Polynesian Panthers and the dawn raids

The new Aotearoa New Zealand histories curriculum provides a mandate for teachers to explore the exercise of power and the impacts of colonisation on all aspects of society.

History associated with the dawn raids and the Polynesian Panther Party allows teachers and students to understand these big ideas and it is a history that is becoming increasingly popular. With this in mind, and with 2021 being the 50th anniversary of the formation of the Polynesian Panther Party, it seemed like a good idea to sit down with Claire Dixon from Wellington East Girls’ College. Claire is an experienced teacher who has been teaching this history for many years.

Interview: Claire Dixon

Why do you choose to teach about the Polynesian Panthers and the dawn raids?

Because a lot of my students are Māori and Pasifika and most have a scant understanding of their own history. In my course I have the opportunity to raise their awareness about this history. And every year a student is connected to it – but they don’t know they’re connected to it before the course. For instance, a student might have a relative who was involved in the Panther Party or who experienced this discrimination. So there’s something cool there – it’s empowering for the students. There’s also accessible and engaging resources and imagery about this history, and these resources are growing all the time. Also, if their parents are newly arrived in Aotearoa New Zealand the kids go and can talk to them about it. This history can also be integrated with other learning areas, especially English or Art History, where you can look at Pasifika artists like Lana Lopesi as well as poetry, etc. This can result in students working to create things like static images.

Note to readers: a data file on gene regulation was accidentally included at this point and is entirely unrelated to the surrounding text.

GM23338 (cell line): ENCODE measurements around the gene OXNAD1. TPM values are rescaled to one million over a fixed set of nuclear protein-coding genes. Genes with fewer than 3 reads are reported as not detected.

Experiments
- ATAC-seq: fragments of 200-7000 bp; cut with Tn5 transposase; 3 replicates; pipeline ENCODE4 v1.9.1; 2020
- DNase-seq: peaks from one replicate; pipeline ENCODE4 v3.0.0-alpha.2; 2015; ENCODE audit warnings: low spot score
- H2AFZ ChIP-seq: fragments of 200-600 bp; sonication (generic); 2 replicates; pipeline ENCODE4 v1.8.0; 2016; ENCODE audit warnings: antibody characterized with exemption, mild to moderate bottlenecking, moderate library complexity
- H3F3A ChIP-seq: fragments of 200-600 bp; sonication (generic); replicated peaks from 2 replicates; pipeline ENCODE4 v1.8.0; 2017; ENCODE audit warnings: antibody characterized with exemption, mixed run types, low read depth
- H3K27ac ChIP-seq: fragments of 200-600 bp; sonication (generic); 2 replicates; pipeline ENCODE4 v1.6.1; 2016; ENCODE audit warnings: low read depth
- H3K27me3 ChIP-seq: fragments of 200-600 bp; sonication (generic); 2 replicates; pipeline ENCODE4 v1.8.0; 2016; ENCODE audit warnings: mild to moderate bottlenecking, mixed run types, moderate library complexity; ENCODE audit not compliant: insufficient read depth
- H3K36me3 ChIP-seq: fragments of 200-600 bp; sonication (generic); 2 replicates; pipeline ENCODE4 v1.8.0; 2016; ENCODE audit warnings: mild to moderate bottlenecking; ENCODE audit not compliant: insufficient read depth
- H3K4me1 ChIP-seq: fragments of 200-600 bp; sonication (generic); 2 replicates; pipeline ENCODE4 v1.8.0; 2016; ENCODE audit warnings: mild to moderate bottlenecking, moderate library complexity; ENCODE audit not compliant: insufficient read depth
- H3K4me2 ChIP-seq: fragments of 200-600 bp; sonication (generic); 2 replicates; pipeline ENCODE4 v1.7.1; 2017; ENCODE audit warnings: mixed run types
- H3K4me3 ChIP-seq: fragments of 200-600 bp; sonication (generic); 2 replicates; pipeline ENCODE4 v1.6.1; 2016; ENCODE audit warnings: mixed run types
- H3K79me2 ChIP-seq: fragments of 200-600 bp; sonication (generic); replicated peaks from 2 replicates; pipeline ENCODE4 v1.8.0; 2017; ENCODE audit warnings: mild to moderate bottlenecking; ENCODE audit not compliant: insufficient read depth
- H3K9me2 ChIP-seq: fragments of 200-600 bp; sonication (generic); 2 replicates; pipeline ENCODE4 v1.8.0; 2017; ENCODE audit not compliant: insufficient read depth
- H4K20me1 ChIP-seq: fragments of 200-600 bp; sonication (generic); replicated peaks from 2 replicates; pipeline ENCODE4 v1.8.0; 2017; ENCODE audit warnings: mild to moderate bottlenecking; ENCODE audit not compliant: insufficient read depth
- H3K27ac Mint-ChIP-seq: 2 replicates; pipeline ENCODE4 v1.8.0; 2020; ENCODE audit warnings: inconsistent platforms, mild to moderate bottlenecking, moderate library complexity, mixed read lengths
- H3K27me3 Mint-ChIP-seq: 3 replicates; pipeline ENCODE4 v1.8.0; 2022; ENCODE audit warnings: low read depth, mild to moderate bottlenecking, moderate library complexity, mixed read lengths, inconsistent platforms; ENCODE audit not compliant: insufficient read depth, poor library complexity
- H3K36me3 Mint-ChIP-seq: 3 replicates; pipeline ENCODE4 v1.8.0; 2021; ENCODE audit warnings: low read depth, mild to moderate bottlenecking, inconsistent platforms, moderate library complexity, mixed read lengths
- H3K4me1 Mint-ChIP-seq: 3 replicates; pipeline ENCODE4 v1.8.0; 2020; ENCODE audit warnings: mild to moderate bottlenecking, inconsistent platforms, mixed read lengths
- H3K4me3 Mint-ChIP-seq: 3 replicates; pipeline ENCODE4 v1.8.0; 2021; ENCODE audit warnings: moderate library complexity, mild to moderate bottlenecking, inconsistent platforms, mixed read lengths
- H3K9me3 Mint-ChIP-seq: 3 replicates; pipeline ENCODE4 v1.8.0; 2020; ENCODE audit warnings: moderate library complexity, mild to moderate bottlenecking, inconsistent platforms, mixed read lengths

Why do you choose ‘the formation of the Polynesian Panthers’ as an event rather than the dawn raids?

What I like about choosing the formation of the Polynesian Panthers as an event is that one of the causes is the idea of black power, which is incredibly relevant now in the context of the Black Lives Matter movement. With black power comes the idea of self-determination.

With respect to NCEA, the definition of the event is easier with the formation of the Polynesian Panthers than it is with the dawn raids. Then you can look at the Panthers’ response to the dawn raids as one of the consequences of their formation.

One of the significant causes for the formation of the Polynesian Panthers that we look at is racism and discrimination. The other is the ideology of black power. Consequences include their fight against the dawn raids and the amazing community programmes they introduced, including involvement with Māori land protests and the Springbok Tour. Legacy is generally a more complicated idea. But the idea of a call for an apology is a relevant concept that brings it into the present – and back to them personally.

How do you introduce this history to get students interested?

The idea of black power. I tend to begin by showing them a whole series of images like the black power image and the Black Panther Party. I will get them thinking about what they see and what they think is happening. Some will say ‘gangs!’ The images then move from the Black Panthers to the Polynesian Panthers and it’s interesting to see whether they notice we’ve changed country. I also bring in the Black Lives Matter movement and we think about the themes that connect them and the idea of continuity over time and what they’re fighting for. The students can relate to that. I also tend to start with unpacking key concepts like discrimination, black power and self-determination, and use word-based/concept mapping activities like: what do these look like, how can we define them, what do they lead to, etc. We watch the Polynesian Panther documentary together and work out what the causes and consequences are together. If they’re doing their research (.1 Assessment) on the Panthers, this helps them.

How do students respond to this history?

Three of my Islamic students this year can make connections because they understand the racism. Pākehā students understand the idea of injustice and find that it’s a story worth knowing. And part of me thinks – it’s time you learnt some Pacific history. It is empowering when students make links to their relatives who were part of the movement and/or the history of Pacific migration. And it often sparks discussion about when they themselves arrived in Aotearoa New Zealand and they can share their own experiences. This ultimately opens up ideas around their identity.

Whakapapa me te Whanaungatanga